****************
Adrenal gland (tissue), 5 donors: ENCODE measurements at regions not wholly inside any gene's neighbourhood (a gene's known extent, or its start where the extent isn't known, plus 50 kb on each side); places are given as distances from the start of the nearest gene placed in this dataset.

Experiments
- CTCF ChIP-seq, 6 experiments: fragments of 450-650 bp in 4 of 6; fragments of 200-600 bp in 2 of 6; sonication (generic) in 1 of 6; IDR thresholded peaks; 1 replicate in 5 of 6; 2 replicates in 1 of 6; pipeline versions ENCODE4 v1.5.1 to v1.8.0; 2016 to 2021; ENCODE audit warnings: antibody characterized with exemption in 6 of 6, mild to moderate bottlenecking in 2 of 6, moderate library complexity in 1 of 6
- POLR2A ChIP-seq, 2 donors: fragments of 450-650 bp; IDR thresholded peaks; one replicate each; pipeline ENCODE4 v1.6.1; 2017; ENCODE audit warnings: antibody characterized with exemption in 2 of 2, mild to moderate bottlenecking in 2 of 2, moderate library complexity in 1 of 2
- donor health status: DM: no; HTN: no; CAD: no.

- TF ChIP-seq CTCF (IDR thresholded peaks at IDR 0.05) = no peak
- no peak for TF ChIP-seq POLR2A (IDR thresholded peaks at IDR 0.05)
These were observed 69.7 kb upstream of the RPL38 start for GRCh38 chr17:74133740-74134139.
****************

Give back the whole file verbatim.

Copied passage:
Adrenal gland (tissue), 5 donors: ENCODE measurements at regions not wholly inside any gene's neighbourhood (a gene's known extent, or its start where the extent isn't known, plus 50 kb on each side); places are given as distances from the start of the nearest gene placed in this dataset.

Experiments
- CTCF ChIP-seq, 6 experiments: fragments of 450-650 bp in 4 of 6; fragments of 200-600 bp in 2 of 6; sonication (generic) in 1 of 6; IDR thresholded peaks; 1 replicate in 5 of 6; 2 replicates in 1 of 6; pipeline versions ENCODE4 v1.5.1 to v1.8.0; 2016 to 2021; ENCODE audit warnings: antibody characterized with exemption in 6 of 6, mild to moderate bottlenecking in 2 of 6, moderate library complexity in 1 of 6
- POLR2A ChIP-seq, 2 donors: fragments of 450-650 bp; IDR thresholded peaks; one replicate each; pipeline ENCODE4 v1.6.1; 2017; ENCODE audit warnings: antibody characterized with exemption in 2 of 2, mild to moderate bottlenecking in 2 of 2, moderate library complexity in 1 of 2
- donor health status: DM: no; HTN: no; CAD: no.

- TF ChIP-seq CTCF (IDR thresholded peaks at IDR 0.05) = no peak
- no peak for TF ChIP-seq POLR2A (IDR thresholded peaks at IDR 0.05)
These were observed 69.7 kb upstream of the RPL38 start for GRCh38 chr17:74133740-74134139.